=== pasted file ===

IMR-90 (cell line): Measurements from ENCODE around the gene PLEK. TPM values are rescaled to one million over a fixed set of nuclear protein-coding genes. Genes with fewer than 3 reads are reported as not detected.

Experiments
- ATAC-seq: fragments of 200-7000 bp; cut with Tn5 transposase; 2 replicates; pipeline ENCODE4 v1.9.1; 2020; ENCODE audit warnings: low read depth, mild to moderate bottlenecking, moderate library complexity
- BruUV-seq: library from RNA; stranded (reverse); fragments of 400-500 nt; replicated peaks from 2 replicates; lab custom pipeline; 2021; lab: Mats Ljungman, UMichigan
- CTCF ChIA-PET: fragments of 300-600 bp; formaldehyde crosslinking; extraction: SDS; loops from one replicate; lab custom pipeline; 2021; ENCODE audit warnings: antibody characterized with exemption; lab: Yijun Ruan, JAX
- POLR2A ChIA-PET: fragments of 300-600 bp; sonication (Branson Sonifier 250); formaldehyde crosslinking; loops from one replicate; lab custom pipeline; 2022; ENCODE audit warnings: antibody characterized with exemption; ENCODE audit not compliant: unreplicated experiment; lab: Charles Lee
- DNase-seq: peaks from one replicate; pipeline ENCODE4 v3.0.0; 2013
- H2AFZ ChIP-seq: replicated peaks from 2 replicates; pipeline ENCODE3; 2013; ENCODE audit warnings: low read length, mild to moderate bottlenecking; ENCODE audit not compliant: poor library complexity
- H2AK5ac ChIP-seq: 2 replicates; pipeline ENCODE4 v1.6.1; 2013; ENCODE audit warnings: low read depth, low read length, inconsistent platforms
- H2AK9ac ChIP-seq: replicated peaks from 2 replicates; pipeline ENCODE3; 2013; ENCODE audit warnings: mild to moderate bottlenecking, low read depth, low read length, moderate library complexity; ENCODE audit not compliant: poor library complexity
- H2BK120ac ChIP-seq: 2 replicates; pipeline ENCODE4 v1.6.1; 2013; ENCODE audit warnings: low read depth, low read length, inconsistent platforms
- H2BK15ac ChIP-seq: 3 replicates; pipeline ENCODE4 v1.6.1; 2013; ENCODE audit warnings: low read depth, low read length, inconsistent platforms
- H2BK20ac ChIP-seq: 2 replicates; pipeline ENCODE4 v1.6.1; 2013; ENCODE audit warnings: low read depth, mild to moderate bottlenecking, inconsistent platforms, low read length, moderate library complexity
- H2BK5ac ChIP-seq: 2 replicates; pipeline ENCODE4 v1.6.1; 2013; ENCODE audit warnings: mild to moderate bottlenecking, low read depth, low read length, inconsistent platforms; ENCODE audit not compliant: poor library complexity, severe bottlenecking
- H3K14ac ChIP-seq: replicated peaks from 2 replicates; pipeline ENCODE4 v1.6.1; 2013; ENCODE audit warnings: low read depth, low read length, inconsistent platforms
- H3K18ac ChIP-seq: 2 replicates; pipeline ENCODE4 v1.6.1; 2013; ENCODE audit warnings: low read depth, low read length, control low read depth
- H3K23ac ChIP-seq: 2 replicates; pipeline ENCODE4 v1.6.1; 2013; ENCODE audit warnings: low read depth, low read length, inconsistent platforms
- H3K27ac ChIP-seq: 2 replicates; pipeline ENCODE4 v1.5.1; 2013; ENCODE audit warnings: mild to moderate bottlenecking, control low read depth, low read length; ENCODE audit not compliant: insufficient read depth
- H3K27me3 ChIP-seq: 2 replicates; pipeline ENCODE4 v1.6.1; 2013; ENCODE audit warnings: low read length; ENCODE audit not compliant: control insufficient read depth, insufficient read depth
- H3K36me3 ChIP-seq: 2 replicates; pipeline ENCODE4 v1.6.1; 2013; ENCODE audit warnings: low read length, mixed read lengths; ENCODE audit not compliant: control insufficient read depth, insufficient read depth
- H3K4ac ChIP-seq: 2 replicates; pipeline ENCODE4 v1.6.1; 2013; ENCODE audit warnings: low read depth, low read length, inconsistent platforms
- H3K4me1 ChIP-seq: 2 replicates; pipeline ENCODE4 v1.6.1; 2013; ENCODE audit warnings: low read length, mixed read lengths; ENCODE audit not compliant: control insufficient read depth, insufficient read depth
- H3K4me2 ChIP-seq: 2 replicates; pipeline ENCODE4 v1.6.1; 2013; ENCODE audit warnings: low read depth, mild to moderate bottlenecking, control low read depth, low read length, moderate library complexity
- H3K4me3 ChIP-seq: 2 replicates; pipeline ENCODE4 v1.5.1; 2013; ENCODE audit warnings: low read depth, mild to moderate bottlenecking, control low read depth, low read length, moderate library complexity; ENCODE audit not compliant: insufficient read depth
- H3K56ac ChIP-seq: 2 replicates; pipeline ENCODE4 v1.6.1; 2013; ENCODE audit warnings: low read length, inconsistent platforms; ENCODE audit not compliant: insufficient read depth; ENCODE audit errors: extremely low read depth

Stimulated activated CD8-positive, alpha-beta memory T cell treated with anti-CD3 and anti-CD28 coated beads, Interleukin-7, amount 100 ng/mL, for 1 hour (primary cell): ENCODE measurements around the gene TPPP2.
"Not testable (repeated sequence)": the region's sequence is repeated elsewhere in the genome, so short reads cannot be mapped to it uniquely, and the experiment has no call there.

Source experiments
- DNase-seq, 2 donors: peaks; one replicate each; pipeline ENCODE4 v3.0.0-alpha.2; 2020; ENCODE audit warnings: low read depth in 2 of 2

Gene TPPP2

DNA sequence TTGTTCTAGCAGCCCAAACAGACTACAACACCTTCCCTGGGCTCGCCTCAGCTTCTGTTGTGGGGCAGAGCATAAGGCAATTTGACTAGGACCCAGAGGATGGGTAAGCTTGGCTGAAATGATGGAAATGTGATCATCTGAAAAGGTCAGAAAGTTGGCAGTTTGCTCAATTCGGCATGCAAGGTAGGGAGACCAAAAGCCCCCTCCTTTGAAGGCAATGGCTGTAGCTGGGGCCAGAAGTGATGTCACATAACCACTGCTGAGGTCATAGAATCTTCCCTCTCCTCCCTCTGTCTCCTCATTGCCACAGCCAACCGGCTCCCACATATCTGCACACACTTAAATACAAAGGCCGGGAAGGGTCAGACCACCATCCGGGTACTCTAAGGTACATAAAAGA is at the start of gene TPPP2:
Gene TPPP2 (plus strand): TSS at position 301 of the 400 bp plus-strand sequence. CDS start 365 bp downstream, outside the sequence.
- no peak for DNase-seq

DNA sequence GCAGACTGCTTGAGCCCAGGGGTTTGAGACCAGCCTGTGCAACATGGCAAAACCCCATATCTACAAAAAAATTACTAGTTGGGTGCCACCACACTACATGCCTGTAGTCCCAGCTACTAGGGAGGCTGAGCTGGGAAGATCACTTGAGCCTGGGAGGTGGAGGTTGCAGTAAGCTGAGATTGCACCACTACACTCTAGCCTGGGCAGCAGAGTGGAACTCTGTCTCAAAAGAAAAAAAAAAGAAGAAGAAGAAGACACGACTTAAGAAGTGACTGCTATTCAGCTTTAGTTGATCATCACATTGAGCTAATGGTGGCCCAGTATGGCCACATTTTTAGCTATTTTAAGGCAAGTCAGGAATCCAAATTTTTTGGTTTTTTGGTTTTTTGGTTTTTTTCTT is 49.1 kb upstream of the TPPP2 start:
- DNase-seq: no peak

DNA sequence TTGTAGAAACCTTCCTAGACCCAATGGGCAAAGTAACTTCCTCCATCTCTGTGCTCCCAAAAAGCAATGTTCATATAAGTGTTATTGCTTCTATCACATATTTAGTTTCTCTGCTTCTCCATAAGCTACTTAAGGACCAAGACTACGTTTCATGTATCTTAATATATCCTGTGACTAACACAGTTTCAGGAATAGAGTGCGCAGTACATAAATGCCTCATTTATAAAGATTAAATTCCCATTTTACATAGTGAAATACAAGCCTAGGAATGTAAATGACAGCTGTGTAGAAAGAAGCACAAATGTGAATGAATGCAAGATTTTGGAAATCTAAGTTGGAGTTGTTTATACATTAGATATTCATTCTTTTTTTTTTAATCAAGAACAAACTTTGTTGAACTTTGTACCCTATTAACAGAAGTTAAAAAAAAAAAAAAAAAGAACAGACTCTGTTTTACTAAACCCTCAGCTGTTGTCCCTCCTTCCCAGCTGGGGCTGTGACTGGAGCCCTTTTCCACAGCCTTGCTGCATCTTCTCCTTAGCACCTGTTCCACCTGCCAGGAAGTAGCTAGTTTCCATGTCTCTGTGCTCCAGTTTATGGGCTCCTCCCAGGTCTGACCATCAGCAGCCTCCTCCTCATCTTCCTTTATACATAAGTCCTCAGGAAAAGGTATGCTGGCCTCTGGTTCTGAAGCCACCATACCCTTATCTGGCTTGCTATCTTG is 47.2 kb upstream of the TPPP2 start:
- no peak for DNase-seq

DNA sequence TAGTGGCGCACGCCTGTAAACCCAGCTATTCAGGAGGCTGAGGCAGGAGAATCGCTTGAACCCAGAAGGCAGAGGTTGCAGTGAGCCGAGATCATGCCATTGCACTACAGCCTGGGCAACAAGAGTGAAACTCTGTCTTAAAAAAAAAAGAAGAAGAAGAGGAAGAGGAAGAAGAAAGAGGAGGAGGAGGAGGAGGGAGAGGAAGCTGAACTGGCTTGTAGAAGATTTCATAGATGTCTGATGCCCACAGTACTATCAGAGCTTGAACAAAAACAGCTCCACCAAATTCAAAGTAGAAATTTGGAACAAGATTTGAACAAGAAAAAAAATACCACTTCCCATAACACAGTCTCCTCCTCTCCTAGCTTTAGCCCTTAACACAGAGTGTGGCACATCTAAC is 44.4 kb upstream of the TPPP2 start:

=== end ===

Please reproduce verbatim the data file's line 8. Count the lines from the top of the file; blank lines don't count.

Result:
- H2AFZ ChIP-seq: replicated peaks from 2 replicates; pipeline ENCODE3; 2013; ENCODE audit warnings: low read length, mild to moderate bottlenecking; ENCODE audit not compliant: poor library complexity